Apple Labor Investigation Report Released. Foxconn Worker Issues Exposed

The Fair Labor Association has released its much anticipated report into the conditions of Apple's Foxconn factories in China.  This comes after being under fire in recent months about its overseas production of products.

The FLA interviewed 35,000 workers at factories located in Guanlan, Longhua and Chengdu to produce this complete report, which brings some serious worker issues to light.  We've picked out some key parts.

  • Average hours worked per week was found to be fifty-six, seven hours over the legal limit of forty-nine including overtime.
  • Around fifty percent of the workers reported that they had worked eleven or more days in a row.
  • Thirty-three percent of the workers said that they wanted to work more hours, and feared that further restrictions would lead to lower pay.
  • "Young workers (16 to 17 years of age) were found working at hazardous areas, such as CNC section or in some positions that could possibly put them at risk from chemicals or expose them to physical risk factors such as aluminum dust, noise, thermal conditions and vibration."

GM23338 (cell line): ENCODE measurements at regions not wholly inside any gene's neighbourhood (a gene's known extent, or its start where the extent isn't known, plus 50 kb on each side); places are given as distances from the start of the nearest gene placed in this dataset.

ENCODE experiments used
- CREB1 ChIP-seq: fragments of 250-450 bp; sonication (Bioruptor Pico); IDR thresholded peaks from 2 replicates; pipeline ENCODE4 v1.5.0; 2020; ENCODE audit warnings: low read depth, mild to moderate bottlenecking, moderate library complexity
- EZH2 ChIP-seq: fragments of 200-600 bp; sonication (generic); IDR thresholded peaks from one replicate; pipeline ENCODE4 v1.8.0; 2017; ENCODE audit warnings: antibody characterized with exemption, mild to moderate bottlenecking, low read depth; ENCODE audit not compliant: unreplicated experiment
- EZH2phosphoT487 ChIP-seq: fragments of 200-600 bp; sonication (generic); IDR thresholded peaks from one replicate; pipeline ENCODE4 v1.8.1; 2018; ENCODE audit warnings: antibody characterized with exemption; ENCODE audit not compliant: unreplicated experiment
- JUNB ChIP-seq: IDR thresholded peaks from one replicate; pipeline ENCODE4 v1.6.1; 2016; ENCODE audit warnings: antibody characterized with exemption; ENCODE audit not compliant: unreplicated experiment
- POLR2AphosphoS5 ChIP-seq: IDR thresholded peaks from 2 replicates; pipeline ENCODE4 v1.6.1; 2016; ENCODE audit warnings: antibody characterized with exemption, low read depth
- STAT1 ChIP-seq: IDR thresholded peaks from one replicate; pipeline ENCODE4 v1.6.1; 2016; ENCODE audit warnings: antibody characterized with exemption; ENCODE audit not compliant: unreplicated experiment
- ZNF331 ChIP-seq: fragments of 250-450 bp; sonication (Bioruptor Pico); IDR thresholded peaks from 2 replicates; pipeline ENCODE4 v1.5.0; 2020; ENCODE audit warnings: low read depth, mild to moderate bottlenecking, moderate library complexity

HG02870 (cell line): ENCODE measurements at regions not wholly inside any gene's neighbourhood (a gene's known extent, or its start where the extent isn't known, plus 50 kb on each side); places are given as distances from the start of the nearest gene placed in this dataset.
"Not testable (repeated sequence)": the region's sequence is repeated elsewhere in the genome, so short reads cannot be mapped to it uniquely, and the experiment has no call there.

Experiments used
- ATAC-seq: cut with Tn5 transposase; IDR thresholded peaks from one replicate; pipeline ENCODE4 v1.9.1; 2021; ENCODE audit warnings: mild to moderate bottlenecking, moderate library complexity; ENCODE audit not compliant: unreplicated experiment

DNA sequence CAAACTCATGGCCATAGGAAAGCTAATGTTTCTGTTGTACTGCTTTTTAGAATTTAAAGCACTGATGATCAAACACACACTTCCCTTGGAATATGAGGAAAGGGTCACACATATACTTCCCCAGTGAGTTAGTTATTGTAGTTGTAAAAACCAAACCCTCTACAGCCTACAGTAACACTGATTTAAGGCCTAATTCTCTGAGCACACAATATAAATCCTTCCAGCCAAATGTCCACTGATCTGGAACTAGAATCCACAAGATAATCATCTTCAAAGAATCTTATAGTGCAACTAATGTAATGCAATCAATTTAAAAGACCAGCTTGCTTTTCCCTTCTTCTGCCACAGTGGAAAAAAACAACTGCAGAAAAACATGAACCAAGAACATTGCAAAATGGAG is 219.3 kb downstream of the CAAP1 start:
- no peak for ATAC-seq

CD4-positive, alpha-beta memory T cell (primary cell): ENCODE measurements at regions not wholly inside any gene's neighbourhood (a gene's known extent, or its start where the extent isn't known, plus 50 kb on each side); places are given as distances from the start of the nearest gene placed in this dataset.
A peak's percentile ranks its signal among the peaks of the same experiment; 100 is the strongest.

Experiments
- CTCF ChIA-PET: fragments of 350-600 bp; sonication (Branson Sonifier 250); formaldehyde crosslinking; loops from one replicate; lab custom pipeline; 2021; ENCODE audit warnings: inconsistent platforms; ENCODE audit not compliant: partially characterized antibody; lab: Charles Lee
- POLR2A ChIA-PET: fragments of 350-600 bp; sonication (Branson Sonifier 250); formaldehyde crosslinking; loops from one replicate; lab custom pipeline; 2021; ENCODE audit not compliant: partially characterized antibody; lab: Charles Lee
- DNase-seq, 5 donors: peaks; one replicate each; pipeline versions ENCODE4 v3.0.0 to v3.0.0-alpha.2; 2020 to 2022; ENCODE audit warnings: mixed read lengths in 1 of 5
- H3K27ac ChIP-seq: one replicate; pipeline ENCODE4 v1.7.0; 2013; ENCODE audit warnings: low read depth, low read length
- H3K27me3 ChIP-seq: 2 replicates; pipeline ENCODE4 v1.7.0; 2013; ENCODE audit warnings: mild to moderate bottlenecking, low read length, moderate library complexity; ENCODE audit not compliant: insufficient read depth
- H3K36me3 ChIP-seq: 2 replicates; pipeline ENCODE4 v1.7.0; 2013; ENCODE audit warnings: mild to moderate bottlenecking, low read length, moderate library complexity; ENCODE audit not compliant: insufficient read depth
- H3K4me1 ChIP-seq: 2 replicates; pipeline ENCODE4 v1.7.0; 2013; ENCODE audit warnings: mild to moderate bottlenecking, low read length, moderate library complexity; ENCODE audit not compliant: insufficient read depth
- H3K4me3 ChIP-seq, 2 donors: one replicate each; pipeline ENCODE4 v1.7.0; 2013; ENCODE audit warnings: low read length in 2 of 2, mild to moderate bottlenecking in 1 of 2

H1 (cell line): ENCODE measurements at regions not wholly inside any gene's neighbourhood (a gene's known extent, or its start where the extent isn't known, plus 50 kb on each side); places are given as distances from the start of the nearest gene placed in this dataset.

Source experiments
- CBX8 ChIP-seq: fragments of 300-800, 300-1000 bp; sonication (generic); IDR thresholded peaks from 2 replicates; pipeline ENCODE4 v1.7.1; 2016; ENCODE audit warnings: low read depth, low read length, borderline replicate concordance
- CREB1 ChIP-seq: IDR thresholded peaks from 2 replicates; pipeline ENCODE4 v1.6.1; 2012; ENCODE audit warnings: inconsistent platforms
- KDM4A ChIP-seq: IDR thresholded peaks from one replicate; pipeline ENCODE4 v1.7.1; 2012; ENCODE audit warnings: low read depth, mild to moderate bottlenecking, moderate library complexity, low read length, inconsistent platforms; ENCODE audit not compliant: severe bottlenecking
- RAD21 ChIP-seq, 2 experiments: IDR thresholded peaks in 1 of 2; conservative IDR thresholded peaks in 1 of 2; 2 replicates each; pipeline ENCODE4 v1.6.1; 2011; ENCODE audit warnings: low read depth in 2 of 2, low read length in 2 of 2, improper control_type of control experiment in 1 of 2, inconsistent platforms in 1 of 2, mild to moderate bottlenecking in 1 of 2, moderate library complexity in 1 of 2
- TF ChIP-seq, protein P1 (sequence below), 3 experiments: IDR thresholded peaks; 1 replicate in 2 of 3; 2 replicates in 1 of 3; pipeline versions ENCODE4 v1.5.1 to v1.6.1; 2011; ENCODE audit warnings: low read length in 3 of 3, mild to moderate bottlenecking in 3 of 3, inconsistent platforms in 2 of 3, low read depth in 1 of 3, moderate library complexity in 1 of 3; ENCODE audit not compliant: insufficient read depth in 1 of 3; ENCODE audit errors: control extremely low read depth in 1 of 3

• While the factory workers make more than the minimun wage in China, sixty-four percent said that their pay was not enough to "cover basic needs."
  • Minimum wage in Shenzhen is 1,500RMB per month (about £140), and the starting salary at Foxconn is 1,800RMB or £166. After a probation period the salary is raised to 2200RMB or £204 per month.
  • Unions exist at Foxconn; but are reserved to the managerial levels of the company.  Many production line workers had no idea unions existed.
  • One of the primary complaints voiced by the FLA is that Foxconn pays overtime in sections of 30 minutes, meaning that if a worker completed 25 minutes of overtime, Foxconn paid no overtime, getting that piece of labor for free.
  • The FLA has called for a stop to the routine of publicly displaying names of workers facing disciplinary action on the company website and notice boards at the factories.

One piece of criticism about the study is that the FLA did not audit Foxconn's Shenzhen factory: the place where most of the reported suicides occurred in 2010-11.

A commitment from Apple and Foxconn has been made to the FLA for their practices to be altered by 2013 to be in compliance with FLA standards and Chinese law.  

Source: Fair Labor Association